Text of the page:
Environmental Law Program

Agir en Justice au Nom des Génerations Futures : Une Réalité Grandissante Vecteur de Paix

In November 2017, ELP Director David Forman ’93 participated in an international symposium entitled Agir en Justice au Nom des Génerations Futures : Une Réalité Grandissante Vecteur de Paix (Legal Action on Behalf of Future Generations: A Growing Reality as a Vehicle of Peace) in Caen, France. ELP was one of the Scientific Partners (or co-sponsors) for the symposium organized by Professor Émilie Gaillard, University of Caen. Professor Gaillard previously participated in the first Tony Oposa Intergenerational Moot Court and workshop held in conjunction with the 2016 World Conservation Congress in Honolulu; she also served alongside Forman as a Judge at the second Oposa moot held in Cebu, Philippines as part of the May 2017 IUCN Academy of Environmental Law colloquium.

The symposium in France covered a range of topics under the umbrella of protecting future generations.  Mireille Delmas-Marty, Honorary Professor at the Collêge de France delivered the opening plenary, followed by Professor Edith Brown-Weiss, Georgetown Law (via video).  The first panel addressed Le Nucleaire et le droit des Générations Futures d’hier a Aujourd’hui  (The Nuclear Industry and the Rights of Future Generations From the Past to the Present), featuring: Nobel Peace Prize nominee Alyn Ware, Global Coordinator for Parliamentarians for Nuclear Nonproliferation and Disarmament (PNND); Russian sociologist and lawyer Nadezdha Kutepova, founder of an NGO called “The Planet of Hope”; Professor Jean Marie Collin, Vice-President of Initiatives for Nuclear Disarmament; University of Caen Normandy sociologist Frederick Lemarchand; and Dr. Andreas Nidecker, Professor Emeritus of Radiology at the University of Basel, and former President of International Physicians for the Prevention of Nuclear War in Switzerland.  

With the aid of simultaneous translation, Forman (one of only four people at the symposium who required English translation) moderated the second panel on Les Actions en Justice Climatique au Nom des Générations Futures (Legal Action for Climate Justice on Behalf of Future Generations), featuring:  Paris Court of Appeal attorney Christian Hugo; Serge de Gheldere, President of ASBL L’Affaire Climat (Klimaatzaak); Elizabeth Brown, Staff Attorney and Global Program Manager, Our Children’s Trust; and Professor Agnès Michelot, President of the French Society for Law and the Environment.  Former Minister for the Environment in France, Corinne LePage closed the first day by Calling for the recognition of the Rights and Duties of Humanity.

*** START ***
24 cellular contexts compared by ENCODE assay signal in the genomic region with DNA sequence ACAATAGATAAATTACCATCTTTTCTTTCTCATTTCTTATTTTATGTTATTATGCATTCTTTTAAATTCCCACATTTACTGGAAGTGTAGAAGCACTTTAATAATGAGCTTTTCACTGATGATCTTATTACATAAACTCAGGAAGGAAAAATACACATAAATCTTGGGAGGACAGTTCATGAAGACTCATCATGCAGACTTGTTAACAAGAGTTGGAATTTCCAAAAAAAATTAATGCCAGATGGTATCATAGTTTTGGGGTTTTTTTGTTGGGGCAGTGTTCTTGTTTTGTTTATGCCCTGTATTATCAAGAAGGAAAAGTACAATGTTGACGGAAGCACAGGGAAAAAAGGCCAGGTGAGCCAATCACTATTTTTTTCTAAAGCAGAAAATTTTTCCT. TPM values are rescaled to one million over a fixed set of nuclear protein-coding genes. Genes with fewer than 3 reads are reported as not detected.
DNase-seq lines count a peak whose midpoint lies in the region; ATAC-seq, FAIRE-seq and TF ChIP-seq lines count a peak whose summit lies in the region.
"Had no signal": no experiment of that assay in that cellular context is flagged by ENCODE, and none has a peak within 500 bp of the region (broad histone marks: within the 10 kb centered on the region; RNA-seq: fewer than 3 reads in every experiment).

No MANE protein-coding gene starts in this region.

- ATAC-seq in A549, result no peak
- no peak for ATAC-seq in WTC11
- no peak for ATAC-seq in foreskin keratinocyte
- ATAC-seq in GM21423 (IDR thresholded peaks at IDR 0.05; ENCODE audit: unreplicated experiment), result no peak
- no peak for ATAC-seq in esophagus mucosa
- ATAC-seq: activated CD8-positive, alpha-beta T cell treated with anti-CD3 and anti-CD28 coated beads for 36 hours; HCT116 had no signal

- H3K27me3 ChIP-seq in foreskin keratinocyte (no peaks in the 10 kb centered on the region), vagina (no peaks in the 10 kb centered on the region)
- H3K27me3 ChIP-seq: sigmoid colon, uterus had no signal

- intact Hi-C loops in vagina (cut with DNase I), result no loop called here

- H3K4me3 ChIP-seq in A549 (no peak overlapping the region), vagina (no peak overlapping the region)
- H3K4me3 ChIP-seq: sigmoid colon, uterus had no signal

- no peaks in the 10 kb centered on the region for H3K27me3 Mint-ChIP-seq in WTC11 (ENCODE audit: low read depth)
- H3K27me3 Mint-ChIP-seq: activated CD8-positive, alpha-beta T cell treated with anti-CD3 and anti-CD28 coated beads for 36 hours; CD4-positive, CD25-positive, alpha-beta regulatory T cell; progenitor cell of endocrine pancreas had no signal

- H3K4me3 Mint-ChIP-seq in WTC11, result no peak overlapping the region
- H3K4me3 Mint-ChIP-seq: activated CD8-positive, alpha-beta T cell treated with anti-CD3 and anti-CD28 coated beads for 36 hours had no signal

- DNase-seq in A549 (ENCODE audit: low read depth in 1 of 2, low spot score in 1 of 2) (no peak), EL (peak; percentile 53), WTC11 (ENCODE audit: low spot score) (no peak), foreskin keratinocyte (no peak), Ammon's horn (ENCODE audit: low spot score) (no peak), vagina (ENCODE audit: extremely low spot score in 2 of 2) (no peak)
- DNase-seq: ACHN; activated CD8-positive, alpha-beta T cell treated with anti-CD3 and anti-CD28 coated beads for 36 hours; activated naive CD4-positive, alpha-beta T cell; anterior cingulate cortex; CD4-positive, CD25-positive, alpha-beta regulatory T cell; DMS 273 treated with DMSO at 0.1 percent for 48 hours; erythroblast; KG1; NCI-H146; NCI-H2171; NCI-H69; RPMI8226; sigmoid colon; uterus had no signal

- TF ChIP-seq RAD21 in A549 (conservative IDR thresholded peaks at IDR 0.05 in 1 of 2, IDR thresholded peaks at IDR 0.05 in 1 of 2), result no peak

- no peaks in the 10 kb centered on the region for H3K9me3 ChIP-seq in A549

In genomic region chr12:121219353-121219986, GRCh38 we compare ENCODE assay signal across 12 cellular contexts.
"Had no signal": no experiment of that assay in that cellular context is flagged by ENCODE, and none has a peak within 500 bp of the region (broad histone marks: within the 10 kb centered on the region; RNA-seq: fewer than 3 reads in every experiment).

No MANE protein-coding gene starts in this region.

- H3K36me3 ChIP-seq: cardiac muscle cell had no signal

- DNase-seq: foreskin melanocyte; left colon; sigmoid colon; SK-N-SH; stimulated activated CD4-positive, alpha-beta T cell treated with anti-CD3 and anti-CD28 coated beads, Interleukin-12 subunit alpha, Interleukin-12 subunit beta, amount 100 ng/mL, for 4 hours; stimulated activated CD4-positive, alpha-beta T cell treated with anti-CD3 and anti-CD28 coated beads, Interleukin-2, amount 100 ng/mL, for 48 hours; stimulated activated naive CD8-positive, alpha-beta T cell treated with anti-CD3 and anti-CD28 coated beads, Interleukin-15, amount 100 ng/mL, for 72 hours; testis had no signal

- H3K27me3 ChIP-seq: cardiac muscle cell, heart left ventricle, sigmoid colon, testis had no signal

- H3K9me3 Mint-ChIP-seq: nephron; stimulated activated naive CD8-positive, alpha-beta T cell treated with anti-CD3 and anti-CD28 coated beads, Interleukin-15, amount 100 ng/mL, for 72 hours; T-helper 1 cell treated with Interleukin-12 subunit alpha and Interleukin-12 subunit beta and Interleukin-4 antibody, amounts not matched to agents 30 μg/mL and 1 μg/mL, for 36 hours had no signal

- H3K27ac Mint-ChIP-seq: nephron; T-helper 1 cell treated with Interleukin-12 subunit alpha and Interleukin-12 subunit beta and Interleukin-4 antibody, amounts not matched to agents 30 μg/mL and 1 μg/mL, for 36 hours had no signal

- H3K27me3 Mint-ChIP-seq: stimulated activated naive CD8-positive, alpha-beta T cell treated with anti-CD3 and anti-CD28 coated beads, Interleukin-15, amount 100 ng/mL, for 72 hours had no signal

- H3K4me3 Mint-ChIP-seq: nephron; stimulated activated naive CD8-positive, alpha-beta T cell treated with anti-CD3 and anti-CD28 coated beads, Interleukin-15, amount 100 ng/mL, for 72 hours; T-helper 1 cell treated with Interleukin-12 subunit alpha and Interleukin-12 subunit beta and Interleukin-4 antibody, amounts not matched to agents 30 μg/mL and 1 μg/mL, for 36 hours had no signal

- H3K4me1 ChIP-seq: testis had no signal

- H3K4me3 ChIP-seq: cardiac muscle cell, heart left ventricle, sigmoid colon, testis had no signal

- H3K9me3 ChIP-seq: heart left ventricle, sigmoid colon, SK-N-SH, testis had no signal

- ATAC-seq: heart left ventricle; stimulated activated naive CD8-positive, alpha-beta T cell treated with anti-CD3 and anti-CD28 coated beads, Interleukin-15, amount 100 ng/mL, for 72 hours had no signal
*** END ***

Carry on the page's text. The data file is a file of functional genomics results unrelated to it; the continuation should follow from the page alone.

Forman started off the second day of the symposium by introducing legendary Philippine environmental attorney Antonio A. Oposa, Jr., who address the audience via video.  The third panel addressed Les Actions en Justice de Protection des Communs-Pistes Prospectives (Legal Actions Taken in Order to Protect the Commons), focusing on issues surrounding pesticides and GMO use, and featuring: Argentine lawyer Juan Ignacio Pereyra; Forman, whose discussed the “Preemption of Hawaiʻi County Ordinances Regulating Pesticide Use by GE/GMO Seed Companies in and Hawaiʻi; and Dr. Gilles-Eric Seralini, Professor of Molecular Biology at the University of Caen.  

Jarman Fellow Miranda Steed ’19 assisted Forman both prior to and during the symposium by translating  PowerPoint slides and video clips for the French-speaking audience, as well as providing crucial translation during conversations that took place before, during breaks, and after the formal presentations.  The professional interpreters hired to provide simultaneous translation were effusive in their praise of Miranda’s French-language skills!

The final series of plenary presentations addressed Quels Leviers Juridiques pour Protéger les Communs pour les Générations Futures (What Legal Levers can be used to Protect the Commons for Future Generations), featuring: Marie-Angèle Hermitte, Honorary Research Director at the French National Centre for Scientific Research on “Taking Legal Action on Behalf of Nature”; the inestimable Michel Prieur, Professor Emeritus of Law and President of the International Center for Comparative Environmental Law, who spoke about a project to create an International Covenant on the Human Right to the Environment’ and Natalie Herve-Fornereau, Head of Research at the French National Centre for Scientific Research, who spoke about “The European Union and Future Generations: what juridic tools to build a sustainable future?”

The final panel  addressed the topic of transhumanism, featuring: Paris attorney Gérard Haas;  Magistrate Christian Byk, Vice-President of the International Bioethics Committee, UNESCO; and Professor Louise Bandelac, Department of Sociology and Institute for Environmental Sciences, University of Quebec.

Professor Nicholas A. Robinson, Elizabeth Haub School of Law at Pace University in New York, appeared via video to give a presentation on “Valuing Our Past: Evolutionary Roots Nurturing Equity Across Generations” before Professor Gaillard closed the symposium by addressing the “Legal Basis for Protecting Future Generations.“

Gaillard and Forman intend to publish the symposium proceeding in both French and English. They are also collaborating on the fifth Tony Oposa Intergeneration Moot Court to be held June 2018 in Caen, just before the D-Day commemoration and the inaugural World Peace Forum in Normandy.